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Discussion in 'Model S' started by redox, Jan 13, 2016.
If you're like me - interested in Autosocks, I found this study/report interesting.
Thanks for the link.
How about some Cliff notes on the article??
What I read seems to indicate that they actually do work pretty well... if you're TLDR just take a look at the graphs towards the second half.
They sound completely dangerous on dry pavement.
"Handling of the Sock vehicle was almost problem-free, but only within the range ofreasonable speeds..."
"If the steering angle was built up fast and if high lateralacceleration was involved, the considerable differences in the friction values betweenthe front and the rear axle caused the vehicle's rear end to break away in a sudden anduncontrollable manner."
"In cases involving extreme oversteering and in cases involving high lateralaccelerations, the Socks are badly damaged or destroyed (outer wheel in a curve) orthrown off the wheel (inner wheel in a curve)."
"Within the scope of the wear test on the driven rear axle of the Mercedes, a distance of55 km was driven. After the tests, incipient cracks were detected on the Socks, inparticular around the seams"
On ice they showed some moderate benefits over snow tires. On snow the data looks about equal to chains. And on dry pavement they look terrible.
They might be good for someone who's into ice racing.
As I understand it they are not meant to be used on dry pavement, nor at speed, nor racing or any "high lateral acceleration". I'd expect them to be used in the same type of painful situations that would warrant that you take your chains out and install them, which is when you are going to be extremely cautious driving in snow/ice: no brutal acceleration, no high speed, etc.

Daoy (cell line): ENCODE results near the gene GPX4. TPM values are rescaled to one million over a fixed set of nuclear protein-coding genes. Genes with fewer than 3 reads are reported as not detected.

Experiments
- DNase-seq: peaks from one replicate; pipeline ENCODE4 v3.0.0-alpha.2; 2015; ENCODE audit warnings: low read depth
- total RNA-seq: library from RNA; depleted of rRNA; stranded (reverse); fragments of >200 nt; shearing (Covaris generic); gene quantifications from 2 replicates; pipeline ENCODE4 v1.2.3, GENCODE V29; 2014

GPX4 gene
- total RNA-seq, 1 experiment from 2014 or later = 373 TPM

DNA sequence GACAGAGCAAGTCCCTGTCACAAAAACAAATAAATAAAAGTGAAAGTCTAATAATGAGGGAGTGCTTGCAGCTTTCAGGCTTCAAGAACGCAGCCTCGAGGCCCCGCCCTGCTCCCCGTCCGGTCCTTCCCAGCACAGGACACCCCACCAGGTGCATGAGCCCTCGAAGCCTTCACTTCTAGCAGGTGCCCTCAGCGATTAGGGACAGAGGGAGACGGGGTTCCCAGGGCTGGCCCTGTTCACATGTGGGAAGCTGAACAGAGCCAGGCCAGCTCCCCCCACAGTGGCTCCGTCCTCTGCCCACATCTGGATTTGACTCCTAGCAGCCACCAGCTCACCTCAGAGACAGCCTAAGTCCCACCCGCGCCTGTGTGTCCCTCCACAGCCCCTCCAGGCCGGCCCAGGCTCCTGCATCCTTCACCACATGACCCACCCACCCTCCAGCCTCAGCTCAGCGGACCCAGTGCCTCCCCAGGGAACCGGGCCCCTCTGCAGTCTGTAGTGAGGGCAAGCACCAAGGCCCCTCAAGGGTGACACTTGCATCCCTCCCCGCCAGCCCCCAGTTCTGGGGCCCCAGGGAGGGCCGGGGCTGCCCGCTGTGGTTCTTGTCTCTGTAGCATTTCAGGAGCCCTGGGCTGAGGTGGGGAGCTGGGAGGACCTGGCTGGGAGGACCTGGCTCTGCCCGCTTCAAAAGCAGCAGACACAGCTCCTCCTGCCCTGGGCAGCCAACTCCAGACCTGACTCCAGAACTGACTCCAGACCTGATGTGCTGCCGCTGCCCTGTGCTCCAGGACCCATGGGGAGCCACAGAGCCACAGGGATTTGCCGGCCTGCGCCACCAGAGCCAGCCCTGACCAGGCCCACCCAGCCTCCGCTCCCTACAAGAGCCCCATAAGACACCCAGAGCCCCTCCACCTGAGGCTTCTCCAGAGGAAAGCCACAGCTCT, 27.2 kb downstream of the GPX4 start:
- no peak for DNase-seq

I don't understand how useful test in section 4.3.1 is, since it's clearly out of the advertised supported conditions for the product (maybe it wasn't the case back when the test was conducted - 16 years ago?)
Would you put on chains if you were going to drive at 70 km/h on dry pavement in Spain? -
From their website's FAQ:
What sort of conditions can I use them in?They will improve traction on snowy or icy surfaces. It is recommended that you take them off when you get back to road conditions where no snow or ice is present, e.g. dry asphalt. During the approval test by TÜV, AutoSock passed the distance and durability requirement of the snow chain norm (–Norm 5117). Nevertheless asphalt & concrete driving is not recommended as it increases fabric wear considerably.
What’s it like, driving with AutoSock?AutoSock does not have the loud rattling and the bumpy ride which you associate with snow chains. Because there is no danger of damage to the vehicle structure they are approved for speeds up to 30mph, 50km/h; nevertheless your speed should of course be appropriate to the weather and road conditions.
I've watched all of the manufacturer's videos and it's clear that they're intended to be used to free one's vehicle from a specific stuck situation and then are to be removed. They're very much not intended for "putting on and driving around." They appear to perform amazingly well in the former usage and, as observed here, are quickly destroyed if used in the latter.
I have a set, have not had to use them yet. Hopefully never will.
Anyone used them?
Seem ideal for carrying on AWD drive vehicles when traction devices (chains) are required to be carried on-board when traveling over mountain passes.
In WA and CO, autosocks are approved traction devices.
It looks like in CA as well.
Did you get a chance to do a "dry run" to see how it fits and how difficult/easy it is to install?